Restoration of Joint Motion by rhPRG4 in Mutant Mice that Recapitulate CACP Syndrome in Humans
Mrs. Sharon Wellman
The CACP syndrome is a rare autosomal recessive condition caused by mutations in the PRG4 gene, which encodes a lubricating glycoprotein present in the synovial fluid as well as the surface of articular cartilage. At the present time, there is no cure or specific treatment for CACP syndrome. The skeletal component of the CACP disease begins at birth or early adolescence and worsens with age. Lubricin (rhPRG4) is a surface-active glycoprotein that plays a key role in preventing cartilage damage in healthy synovial joints. The purpose of this study is to investigate if joint functionality percentages are altered from the diagnosis of lubricin (rhPRG4) in the synovial cavity located in the knees and understand gait disturbance in an animal model of CACP syndrome. Current work in the lab is determined to seek if lubricin will increase the joint functionality percentages of the mice as well as eliminating any foreseen discomfort and hardship related towards gait. A machine called DigiGait was used to show the mice's gait parameters. Before receiving the injection, the Prg4-/- mice were placed on the machine’s treadmill for control purposes. Areas of focus range from changes in stride length to paw angel percentiles. The same Prg4-/- mice were injected with lubricin in both of their knee joints and placed back on the DigiGait. This procedure was repeated study exactly how long the lubricin is effectively benefiting the mice’s gait. Each possible treatment data phase was analyzed via calculated percentiles, always comparing new gait activity to the control’s gait activity. There has been an increase and a decrease in some of the parameters, with the mice showing better strength, control, and authority of their synovial joints after the injection. This study has significant implications into understanding the development of CACP syndrome, as well as, articulating a movement dedicated towards increasing the healthfulness of those affected by CACP syndrome. Preserving the functionality of the human body is essential, and it is important to understand what else can be done scientifically to keep the joints of the human body feeling marvelous and valuable.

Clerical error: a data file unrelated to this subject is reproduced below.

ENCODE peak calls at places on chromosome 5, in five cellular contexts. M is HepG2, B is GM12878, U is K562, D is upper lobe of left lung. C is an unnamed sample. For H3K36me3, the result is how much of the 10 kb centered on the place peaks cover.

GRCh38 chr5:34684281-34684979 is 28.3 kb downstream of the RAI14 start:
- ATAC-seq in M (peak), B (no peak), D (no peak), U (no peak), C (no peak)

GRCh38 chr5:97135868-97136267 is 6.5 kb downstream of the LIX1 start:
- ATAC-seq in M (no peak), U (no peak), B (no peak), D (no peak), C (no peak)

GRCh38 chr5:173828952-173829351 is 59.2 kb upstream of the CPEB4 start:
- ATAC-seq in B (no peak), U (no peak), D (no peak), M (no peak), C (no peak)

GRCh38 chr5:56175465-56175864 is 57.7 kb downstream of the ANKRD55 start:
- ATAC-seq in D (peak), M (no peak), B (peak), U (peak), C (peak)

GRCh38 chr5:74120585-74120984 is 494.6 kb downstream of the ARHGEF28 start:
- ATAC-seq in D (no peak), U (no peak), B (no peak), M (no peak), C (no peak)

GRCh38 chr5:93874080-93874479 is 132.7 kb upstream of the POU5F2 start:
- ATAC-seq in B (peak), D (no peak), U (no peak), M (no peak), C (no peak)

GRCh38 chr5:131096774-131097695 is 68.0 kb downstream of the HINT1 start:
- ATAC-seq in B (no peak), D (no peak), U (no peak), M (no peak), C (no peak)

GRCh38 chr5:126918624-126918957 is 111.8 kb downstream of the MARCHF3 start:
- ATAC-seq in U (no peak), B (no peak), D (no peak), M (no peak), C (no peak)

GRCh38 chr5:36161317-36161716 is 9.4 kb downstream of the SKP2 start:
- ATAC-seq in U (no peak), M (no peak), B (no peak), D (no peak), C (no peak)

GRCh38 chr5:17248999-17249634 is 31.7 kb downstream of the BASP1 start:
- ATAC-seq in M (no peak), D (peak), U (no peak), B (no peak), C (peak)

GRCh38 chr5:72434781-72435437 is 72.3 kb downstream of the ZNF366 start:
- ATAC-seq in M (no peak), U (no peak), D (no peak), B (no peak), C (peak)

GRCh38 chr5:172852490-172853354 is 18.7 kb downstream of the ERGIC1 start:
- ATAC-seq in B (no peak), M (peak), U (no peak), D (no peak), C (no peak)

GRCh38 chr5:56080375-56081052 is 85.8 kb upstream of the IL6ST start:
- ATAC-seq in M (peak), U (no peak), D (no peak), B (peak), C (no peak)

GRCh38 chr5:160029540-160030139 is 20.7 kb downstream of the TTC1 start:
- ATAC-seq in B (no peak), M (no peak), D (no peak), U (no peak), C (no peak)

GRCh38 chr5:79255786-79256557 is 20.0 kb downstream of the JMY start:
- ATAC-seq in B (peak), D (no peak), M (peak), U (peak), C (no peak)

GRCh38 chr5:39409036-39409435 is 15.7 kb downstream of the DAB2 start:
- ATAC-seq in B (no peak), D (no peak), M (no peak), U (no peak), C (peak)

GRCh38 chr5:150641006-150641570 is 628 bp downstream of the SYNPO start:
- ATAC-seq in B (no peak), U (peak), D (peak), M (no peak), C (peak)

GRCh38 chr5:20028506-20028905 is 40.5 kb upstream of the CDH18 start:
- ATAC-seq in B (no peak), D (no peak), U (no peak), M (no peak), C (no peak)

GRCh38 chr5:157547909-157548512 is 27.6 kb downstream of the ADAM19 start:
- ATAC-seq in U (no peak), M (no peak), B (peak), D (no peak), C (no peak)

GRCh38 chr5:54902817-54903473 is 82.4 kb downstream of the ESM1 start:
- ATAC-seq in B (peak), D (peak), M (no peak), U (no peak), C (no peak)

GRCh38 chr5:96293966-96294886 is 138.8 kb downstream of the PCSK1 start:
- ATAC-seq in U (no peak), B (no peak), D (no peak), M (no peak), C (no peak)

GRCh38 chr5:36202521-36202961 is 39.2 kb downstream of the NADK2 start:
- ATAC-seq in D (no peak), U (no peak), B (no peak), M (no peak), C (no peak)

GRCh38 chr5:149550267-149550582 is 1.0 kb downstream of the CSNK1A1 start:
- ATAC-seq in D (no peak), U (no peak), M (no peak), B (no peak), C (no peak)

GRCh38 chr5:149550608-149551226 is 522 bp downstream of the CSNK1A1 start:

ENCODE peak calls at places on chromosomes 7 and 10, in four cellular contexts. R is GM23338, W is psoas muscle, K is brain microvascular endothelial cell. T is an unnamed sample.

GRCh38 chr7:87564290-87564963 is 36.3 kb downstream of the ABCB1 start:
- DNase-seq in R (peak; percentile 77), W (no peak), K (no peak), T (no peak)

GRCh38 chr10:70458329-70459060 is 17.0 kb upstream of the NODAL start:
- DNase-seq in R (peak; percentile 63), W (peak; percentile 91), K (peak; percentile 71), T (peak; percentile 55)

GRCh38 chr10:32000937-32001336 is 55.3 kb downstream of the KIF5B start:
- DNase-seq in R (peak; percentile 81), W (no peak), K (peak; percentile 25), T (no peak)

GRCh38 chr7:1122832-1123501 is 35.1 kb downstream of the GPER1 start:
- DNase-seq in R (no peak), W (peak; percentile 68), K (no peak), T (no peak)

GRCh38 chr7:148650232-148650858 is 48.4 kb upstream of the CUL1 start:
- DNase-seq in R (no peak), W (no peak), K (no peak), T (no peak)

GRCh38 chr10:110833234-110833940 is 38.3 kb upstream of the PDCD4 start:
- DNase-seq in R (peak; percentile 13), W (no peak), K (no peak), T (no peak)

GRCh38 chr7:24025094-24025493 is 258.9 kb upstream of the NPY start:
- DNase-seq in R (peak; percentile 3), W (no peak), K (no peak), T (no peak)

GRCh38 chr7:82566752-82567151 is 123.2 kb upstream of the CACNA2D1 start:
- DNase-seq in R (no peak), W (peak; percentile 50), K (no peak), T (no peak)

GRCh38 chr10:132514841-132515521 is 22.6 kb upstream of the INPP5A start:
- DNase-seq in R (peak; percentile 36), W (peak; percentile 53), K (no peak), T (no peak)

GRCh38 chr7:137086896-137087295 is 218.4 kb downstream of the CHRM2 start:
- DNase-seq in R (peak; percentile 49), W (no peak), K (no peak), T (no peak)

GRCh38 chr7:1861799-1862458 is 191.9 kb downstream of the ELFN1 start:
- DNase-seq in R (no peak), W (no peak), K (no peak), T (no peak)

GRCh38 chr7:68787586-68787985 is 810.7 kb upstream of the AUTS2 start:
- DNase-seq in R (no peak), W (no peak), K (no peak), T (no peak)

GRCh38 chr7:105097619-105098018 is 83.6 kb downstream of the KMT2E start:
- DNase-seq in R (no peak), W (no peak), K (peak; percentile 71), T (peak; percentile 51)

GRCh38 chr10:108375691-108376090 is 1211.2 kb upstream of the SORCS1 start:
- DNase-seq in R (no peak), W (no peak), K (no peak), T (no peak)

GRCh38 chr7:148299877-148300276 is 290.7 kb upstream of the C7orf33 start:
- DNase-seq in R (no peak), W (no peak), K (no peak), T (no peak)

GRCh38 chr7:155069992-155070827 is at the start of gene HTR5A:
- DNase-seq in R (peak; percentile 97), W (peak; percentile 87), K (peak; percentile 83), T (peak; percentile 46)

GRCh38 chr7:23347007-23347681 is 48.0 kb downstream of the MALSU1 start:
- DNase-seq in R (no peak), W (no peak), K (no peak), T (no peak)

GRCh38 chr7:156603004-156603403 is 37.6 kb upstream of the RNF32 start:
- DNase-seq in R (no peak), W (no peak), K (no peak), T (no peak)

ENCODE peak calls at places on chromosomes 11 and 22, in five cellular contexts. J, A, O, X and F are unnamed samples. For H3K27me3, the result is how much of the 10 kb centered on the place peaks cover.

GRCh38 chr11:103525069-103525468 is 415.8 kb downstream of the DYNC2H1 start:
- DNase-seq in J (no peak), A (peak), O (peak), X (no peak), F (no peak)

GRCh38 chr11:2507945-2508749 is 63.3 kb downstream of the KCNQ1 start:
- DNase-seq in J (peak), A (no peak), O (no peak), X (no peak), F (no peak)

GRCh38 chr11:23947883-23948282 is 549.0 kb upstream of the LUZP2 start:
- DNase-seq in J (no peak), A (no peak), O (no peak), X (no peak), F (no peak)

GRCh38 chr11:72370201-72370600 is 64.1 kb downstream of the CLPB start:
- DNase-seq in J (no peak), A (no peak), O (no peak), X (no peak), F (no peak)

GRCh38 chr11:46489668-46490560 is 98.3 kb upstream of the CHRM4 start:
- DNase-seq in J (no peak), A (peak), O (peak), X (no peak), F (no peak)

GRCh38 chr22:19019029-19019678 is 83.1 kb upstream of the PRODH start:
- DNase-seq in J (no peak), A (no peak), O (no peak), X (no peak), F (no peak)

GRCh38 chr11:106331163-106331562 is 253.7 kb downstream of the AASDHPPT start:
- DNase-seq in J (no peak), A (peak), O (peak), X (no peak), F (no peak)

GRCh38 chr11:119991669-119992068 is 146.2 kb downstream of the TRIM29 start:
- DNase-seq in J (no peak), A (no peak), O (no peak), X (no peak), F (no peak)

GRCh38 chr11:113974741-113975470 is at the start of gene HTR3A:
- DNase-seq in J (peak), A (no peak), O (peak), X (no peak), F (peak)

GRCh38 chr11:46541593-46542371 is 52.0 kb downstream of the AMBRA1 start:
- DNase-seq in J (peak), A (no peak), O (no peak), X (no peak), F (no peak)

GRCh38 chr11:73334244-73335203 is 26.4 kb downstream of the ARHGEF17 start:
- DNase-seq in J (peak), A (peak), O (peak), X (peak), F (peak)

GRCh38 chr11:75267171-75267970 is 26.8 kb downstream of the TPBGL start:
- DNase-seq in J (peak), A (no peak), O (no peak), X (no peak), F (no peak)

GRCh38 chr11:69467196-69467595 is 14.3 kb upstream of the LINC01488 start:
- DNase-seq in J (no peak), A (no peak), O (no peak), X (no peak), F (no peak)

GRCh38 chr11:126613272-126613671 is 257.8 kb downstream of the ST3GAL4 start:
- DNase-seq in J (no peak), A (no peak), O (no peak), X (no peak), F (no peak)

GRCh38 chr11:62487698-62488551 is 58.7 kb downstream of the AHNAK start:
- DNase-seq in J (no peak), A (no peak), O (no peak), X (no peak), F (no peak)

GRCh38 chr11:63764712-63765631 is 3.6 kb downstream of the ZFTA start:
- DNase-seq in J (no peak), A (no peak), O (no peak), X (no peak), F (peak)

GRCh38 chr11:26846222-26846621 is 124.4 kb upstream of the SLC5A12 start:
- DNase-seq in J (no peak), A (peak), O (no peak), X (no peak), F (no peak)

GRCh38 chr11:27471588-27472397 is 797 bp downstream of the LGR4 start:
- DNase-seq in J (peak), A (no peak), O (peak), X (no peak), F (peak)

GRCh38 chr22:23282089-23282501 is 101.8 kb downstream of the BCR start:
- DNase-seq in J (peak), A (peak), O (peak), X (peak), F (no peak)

Dickerson, Edward, "Restoration of Joint Motion by rhPRG4 in Mutant Mice that Recapitulate CACP Syndrome in Humans" (2018). Undergraduate Research and Creative Inquiry Symposia. 21.